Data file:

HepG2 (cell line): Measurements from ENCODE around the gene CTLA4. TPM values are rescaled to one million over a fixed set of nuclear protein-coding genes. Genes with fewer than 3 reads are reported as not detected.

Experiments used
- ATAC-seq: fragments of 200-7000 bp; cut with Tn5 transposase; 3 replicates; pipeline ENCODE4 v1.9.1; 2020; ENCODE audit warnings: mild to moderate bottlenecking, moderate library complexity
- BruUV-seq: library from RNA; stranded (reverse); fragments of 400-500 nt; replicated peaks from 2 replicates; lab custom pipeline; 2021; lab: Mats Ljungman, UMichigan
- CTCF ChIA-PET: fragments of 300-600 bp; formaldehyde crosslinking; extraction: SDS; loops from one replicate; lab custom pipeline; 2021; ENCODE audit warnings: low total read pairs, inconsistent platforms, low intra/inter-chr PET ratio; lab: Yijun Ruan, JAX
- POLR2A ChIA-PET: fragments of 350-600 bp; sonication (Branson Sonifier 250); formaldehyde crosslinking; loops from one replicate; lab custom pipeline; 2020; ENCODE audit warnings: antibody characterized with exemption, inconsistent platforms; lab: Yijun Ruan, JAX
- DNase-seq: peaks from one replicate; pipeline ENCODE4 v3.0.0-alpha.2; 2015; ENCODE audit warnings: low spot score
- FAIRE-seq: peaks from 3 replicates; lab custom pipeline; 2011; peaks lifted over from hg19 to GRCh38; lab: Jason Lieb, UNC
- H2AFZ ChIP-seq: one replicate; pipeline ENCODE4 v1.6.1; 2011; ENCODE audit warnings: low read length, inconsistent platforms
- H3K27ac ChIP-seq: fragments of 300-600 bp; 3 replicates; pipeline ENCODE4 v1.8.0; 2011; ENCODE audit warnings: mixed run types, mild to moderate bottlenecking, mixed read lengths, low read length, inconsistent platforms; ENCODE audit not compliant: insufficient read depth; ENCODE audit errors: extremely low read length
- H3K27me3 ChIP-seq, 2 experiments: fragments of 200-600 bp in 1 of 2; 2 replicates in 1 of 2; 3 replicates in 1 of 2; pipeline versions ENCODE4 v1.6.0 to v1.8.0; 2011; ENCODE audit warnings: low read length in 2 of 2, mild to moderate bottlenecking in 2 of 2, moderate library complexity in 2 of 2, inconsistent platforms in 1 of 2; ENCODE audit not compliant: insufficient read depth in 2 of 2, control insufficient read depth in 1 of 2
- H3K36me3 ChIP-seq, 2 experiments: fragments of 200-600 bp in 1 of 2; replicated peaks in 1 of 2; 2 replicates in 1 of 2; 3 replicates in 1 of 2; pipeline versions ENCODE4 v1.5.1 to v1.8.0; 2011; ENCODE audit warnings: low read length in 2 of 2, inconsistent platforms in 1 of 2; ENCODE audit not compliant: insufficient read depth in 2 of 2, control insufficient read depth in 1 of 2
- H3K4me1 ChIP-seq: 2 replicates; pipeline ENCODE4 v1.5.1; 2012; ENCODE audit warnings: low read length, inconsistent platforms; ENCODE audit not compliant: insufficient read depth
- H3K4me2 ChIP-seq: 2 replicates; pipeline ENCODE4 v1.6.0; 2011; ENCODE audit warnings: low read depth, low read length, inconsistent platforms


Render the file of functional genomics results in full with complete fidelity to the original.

HepG2 (cell line): Measurements from ENCODE around the gene CTLA4. TPM values are rescaled to one million over a fixed set of nuclear protein-coding genes. Genes with fewer than 3 reads are reported as not detected.

Experiments used
- ATAC-seq: fragments of 200-7000 bp; cut with Tn5 transposase; 3 replicates; pipeline ENCODE4 v1.9.1; 2020; ENCODE audit warnings: mild to moderate bottlenecking, moderate library complexity
- BruUV-seq: library from RNA; stranded (reverse); fragments of 400-500 nt; replicated peaks from 2 replicates; lab custom pipeline; 2021; lab: Mats Ljungman, UMichigan
- CTCF ChIA-PET: fragments of 300-600 bp; formaldehyde crosslinking; extraction: SDS; loops from one replicate; lab custom pipeline; 2021; ENCODE audit warnings: low total read pairs, inconsistent platforms, low intra/inter-chr PET ratio; lab: Yijun Ruan, JAX
- POLR2A ChIA-PET: fragments of 350-600 bp; sonication (Branson Sonifier 250); formaldehyde crosslinking; loops from one replicate; lab custom pipeline; 2020; ENCODE audit warnings: antibody characterized with exemption, inconsistent platforms; lab: Yijun Ruan, JAX
- DNase-seq: peaks from one replicate; pipeline ENCODE4 v3.0.0-alpha.2; 2015; ENCODE audit warnings: low spot score
- FAIRE-seq: peaks from 3 replicates; lab custom pipeline; 2011; peaks lifted over from hg19 to GRCh38; lab: Jason Lieb, UNC
- H2AFZ ChIP-seq: one replicate; pipeline ENCODE4 v1.6.1; 2011; ENCODE audit warnings: low read length, inconsistent platforms
- H3K27ac ChIP-seq: fragments of 300-600 bp; 3 replicates; pipeline ENCODE4 v1.8.0; 2011; ENCODE audit warnings: mixed run types, mild to moderate bottlenecking, mixed read lengths, low read length, inconsistent platforms; ENCODE audit not compliant: insufficient read depth; ENCODE audit errors: extremely low read length
- H3K27me3 ChIP-seq, 2 experiments: fragments of 200-600 bp in 1 of 2; 2 replicates in 1 of 2; 3 replicates in 1 of 2; pipeline versions ENCODE4 v1.6.0 to v1.8.0; 2011; ENCODE audit warnings: low read length in 2 of 2, mild to moderate bottlenecking in 2 of 2, moderate library complexity in 2 of 2, inconsistent platforms in 1 of 2; ENCODE audit not compliant: insufficient read depth in 2 of 2, control insufficient read depth in 1 of 2
- H3K36me3 ChIP-seq, 2 experiments: fragments of 200-600 bp in 1 of 2; replicated peaks in 1 of 2; 2 replicates in 1 of 2; 3 replicates in 1 of 2; pipeline versions ENCODE4 v1.5.1 to v1.8.0; 2011; ENCODE audit warnings: low read length in 2 of 2, inconsistent platforms in 1 of 2; ENCODE audit not compliant: insufficient read depth in 2 of 2, control insufficient read depth in 1 of 2
- H3K4me1 ChIP-seq: 2 replicates; pipeline ENCODE4 v1.5.1; 2012; ENCODE audit warnings: low read length, inconsistent platforms; ENCODE audit not compliant: insufficient read depth
- H3K4me2 ChIP-seq: 2 replicates; pipeline ENCODE4 v1.6.0; 2011; ENCODE audit warnings: low read depth, low read length, inconsistent platforms